Compromising Positions | Into the Black | Contact


Notes: skrip made me do it. She said there had to be a sequel, so I made her help me with it. Thanks to dani for finding the poem (by Courtesan Tzu Yeh (c. 350 - 500) T'ang Dynasty). And yes, it’s still depressing.

Sequel to Falling Apart

Series: Fractures

Jayne notices right away – all the things that are now gone from his bunk – the odd medical text or two, the iron he used to put the crease in his pants, the soap he liked to use – gone, all gone. All traces of Simon’s presence in his room removed stealthily between one day and the next. Sighing quietly, he climbs into a too-empty bunk and falls into a restless slumber, twisting and turning in the night as he unconsciously searches for the other body that should be there.

He wakes early, his arms wrapped tightly around a pillow, and gets up to go work out. When he returns, freshly showered, there is a small bundle on his bed. Jayne sits beside it and sorts through the few things, – a tin of gun oil and a few oil and dirt stained rags, a meticulously folded t-shirt, and a book that he knows isn’t his. He pushes the other items aside and picks up the book and examines it closely.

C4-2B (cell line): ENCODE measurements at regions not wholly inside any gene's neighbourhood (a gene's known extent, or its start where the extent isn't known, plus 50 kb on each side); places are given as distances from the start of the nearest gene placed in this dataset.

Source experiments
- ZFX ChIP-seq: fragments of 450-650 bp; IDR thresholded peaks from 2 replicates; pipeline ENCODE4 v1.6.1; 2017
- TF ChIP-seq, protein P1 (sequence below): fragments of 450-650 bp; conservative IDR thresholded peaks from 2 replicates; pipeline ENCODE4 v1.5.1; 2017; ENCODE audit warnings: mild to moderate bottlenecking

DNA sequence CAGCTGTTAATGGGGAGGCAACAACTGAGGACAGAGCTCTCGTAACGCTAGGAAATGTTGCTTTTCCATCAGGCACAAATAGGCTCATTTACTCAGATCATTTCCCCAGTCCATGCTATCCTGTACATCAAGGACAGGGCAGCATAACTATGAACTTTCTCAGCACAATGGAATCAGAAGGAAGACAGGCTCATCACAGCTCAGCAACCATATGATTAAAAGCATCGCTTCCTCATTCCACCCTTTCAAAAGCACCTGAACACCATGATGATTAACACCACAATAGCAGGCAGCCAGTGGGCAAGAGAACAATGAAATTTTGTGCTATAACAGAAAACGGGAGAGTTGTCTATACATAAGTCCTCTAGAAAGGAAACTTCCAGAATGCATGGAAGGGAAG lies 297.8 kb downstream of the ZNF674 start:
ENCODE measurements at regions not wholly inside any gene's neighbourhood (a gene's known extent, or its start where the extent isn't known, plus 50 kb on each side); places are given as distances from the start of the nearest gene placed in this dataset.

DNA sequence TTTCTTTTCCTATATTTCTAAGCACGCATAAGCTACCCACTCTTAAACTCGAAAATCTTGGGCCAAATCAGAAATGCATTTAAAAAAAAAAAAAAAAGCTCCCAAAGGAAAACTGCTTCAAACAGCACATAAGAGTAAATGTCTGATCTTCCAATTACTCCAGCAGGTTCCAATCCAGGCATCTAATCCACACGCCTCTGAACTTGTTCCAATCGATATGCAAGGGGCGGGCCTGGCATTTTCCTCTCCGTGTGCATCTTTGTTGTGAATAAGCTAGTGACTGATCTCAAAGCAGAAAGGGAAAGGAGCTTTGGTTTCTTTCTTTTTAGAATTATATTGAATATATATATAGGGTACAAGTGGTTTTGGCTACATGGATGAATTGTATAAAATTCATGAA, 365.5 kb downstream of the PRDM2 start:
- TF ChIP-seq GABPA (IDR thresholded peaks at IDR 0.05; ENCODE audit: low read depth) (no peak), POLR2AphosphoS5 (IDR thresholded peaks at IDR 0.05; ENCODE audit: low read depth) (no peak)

Frowning slightly, Jayne reads the title softly to himself, “The Art of War by Sun Tzu.” Jayne blinks in stunned shock. He can hardly believe his eyes. He knows how rare this book is, Simon had told him so when they had first started using it to improve his reading skills. It is nearly irreplaceable, and Simon has given it to him. He touches the cover almost reverently and remembers long, quiet afternoons spent laboriously sounding out words and heated discussions over the often confusing concepts. Jayne allows a slight smile and then he opens the cover and sees the inscription:

When I started wanting
to know that man,
I hoped our coupled hearts
would be like one.

Silk thoughts threaded
on a broken loom-
who'd have known
the tangled snarls to come?

So soon. Today, love, we
part. And our re-
union - when
will that time come?

A bright lamp
shines on an empty place,
in sorrow and longing:
not yet, not yet, not


The smile fades from Jayne’s face as he reads the poem, a growing ache clenching his gut, and he slowly closes the book. He gets up and takes the few steps over to his dresser, opens the drawer and slips it under a pile of t-shirts.

Jayne picks up his guns and, without a backward glance, leaves his bunk.